The Soldier's Legacy

By: Gina Wilkins


ALWAYS-PRACTICAL SINGLE MOM Jade Evans had made detailed plans for the coming weeks for herself and her three children. A fire ignited by a careless construction worker had sent that carefully-crafted schedule up in smoke along with the kitchen of their new home, only days before they were to have moved in. Their furniture and most of their belongings had already been delivered before the fire, though fortunately most of the damage had been confined to the kitchen and roof.

“Wow.” Twelve-year-old Caleb stood with his mother and two sisters in a soaring entryway with a dining room on the left side and a front parlor on the right. Glass sliders at the back of the big den ahead looked out over a spacious deck, a glistening pool and a beautifully landscaped lawn that sloped gracefully down to a private dock on the Intracoastal Waterway. His brown eyes wide, Caleb pushed his floppy brown hair off the top of his glasses. “Nice place, huh, Mom?”

“Yes, it’s lovely.”

Jade could understand why her son was impressed. It was hard to imagine that this spacious house was home to only one man—Trevor Farrell, the son of her mother’s closest friend. An army veteran and now-successful resort owner, Trevor had been tragically widowed at just twenty-eight—almost a decade ago while he was deployed overseas. Jade didn’t think he’d owned this place when he was married. So, he’d bought it after his wife’s death, either as a private escape or as an investment. Perhaps he had plans to remarry eventually. His mother hadn’t given up hope for grandchildren to enjoy as much as Jade’s mom. Linda McGill relished being Nanna to Jade’s children.

Mary Pat Rayburn, the short, pleasantly rounded woman who’d opened the door and ushered them inside waved a hand toward the staircase in a warm welcome. “Let me show you up to your rooms.”

“We’re going to live here?” six-year-old Bella asked, slipping her hand into Jade’s. With her golden curls and huge amber eyes, Bella was the youngest and most skittish of the children, the one Jade thought of as her “loving little worrier.”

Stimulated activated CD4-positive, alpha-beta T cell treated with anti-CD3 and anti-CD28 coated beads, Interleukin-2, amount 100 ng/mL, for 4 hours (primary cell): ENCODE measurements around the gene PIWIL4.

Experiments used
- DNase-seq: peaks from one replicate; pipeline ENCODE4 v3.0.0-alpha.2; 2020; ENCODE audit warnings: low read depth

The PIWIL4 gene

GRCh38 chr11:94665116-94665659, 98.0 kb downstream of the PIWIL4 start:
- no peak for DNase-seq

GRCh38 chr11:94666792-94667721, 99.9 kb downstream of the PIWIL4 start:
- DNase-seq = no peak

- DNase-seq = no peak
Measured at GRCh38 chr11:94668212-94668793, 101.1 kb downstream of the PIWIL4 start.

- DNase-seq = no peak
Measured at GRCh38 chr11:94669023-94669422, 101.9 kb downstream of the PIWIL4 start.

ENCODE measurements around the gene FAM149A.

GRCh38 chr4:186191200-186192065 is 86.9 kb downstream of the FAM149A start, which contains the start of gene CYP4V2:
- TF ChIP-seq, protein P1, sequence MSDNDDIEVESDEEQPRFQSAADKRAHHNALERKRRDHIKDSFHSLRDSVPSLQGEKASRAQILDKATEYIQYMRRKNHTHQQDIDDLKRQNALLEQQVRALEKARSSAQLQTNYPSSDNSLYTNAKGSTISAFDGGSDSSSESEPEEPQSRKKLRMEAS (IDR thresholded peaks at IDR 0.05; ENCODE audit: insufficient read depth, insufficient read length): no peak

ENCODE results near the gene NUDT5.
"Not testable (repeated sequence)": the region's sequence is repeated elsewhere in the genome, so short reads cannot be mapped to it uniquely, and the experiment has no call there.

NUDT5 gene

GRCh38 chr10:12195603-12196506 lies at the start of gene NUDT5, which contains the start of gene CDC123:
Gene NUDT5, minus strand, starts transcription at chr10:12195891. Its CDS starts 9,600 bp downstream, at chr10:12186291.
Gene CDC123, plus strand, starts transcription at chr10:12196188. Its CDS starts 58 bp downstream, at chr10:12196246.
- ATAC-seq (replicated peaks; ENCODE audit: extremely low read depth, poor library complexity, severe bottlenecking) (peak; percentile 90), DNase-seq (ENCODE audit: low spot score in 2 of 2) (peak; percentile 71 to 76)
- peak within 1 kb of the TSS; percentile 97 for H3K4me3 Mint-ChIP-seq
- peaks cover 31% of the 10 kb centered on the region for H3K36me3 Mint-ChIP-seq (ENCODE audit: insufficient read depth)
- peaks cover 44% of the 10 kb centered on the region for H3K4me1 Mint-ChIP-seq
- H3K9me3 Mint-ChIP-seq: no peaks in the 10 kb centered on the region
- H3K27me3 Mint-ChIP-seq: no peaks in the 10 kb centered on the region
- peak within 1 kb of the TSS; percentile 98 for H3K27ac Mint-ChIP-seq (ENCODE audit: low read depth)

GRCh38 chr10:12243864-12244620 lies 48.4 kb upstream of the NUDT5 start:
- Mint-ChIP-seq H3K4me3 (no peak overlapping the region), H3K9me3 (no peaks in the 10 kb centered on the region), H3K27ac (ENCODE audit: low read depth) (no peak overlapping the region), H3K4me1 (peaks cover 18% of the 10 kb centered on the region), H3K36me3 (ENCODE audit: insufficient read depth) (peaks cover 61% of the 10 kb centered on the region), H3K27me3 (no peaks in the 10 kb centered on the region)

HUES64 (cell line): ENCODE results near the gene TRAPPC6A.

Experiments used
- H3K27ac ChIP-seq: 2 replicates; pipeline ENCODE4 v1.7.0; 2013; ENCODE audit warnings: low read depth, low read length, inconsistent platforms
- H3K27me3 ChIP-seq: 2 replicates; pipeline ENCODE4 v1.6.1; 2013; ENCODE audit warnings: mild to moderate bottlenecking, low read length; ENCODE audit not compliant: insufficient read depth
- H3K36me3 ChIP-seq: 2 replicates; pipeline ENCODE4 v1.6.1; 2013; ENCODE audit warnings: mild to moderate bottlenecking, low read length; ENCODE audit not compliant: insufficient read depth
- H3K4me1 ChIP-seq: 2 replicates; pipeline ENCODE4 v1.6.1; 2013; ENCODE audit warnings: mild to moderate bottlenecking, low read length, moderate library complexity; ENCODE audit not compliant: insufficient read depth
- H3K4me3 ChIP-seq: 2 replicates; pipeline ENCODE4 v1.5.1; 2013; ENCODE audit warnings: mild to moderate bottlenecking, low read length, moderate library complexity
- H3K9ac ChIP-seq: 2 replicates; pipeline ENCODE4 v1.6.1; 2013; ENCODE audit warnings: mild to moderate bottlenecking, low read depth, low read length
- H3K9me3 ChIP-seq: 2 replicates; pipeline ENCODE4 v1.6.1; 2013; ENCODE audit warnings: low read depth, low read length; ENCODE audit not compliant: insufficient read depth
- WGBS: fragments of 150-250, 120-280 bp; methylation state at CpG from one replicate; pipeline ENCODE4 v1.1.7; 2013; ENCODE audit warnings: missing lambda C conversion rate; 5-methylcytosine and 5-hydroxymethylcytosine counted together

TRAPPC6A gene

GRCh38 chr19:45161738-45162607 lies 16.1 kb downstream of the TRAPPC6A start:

Notoriously impatient, ten-year-old Erin sighed as she pushed back her darker blond hair to focus on her sister. “We talked about this, Bella. This is Ms. Hester’s son’s house. We’re only staying here until our new house is fixed so we can move in. Right, Mama?”

“Yes, that’s right.” Jade agreed rather reluctantly. She was still finding it hard to believe that she and her children would be sharing Trevor’s home for the next couple of weeks.

Having accepted a job here in Shorty’s Landing, Jade had recently sold the house she’d owned, close to her mother’s home in Columbia, South Carolina.

She and the children could have stayed with her mother until the repairs on their new house here were completed, but school would begin in less than a week. It would’ve been difficult to get the kids back and forth with a ninety-minute drive each way, especially with Jade starting her new job. It was hard enough for them that they’d be in new schools, and now they had to deal with their home in upheaval, as well.

When she’d learned Jade needed temporary lodgings in the area, Hester Farrell had railroaded Jade into occupying Trevor’s rarely used second floor until the repairs were completed. Suspicious about Hester’s motives, Jade had initially resisted the offer. When it came to Jade and Trevor, Hester was no more subtle a matchmaker than Jade’s own mom.

Jade had been forced to inform her mother more than once that she wasn’t interested in being pushed into a romance with Hester’s handsome and successful son—despite hints that grew more pointed each time Jade’s path crossed Trevor’s. As if both being widowed early and having mothers who were close friends formed the basis for a lasting relationship between her and Trevor, Jade often thought in exasperation.

She didn’t want to do anything that would throw more fuel on that particular fire. And accepting charity was difficult for someone who’d become accustomed to relying on no one but herself.

Still, the intimidatingly efficient Hester had forged on with her proposition. Both Hester and Jade’s mother had implied that it would be ungrateful of Jade to refuse the generous offer. So now here they were, being welcomed into Trevor’s home by his housekeeper less than two full days after Hester had extended the invitation on her son’s behalf. Jade couldn’t help wondering if Trevor was any more enthused about the situation than she was.

She and Trevor had been introduced for the first time only three years ago during a party at his parents’ house to celebrate Jade’s mother’s sixtieth birthday. Coincidentally in town for a class reunion      , Trevor had dropped in to give his regards. Jade and Trevor had interacted on only a few occasions since, most recently when he’d accompanied his parents to Jade’s father’s funeral last year. Jade couldn’t claim to know Trevor well, but when she thought of him, she always recalled his impeccable manners and his charming, but unrevealing, smile. Despite his deeply ingrained courtesy, she’d had the sense that wherever he was at the time, he felt as though he should be somewhere else—a busy man with divided loyalties pulling him in many directions.

Also By Gina Wilkins

Last Updated

Hot Read


Top Books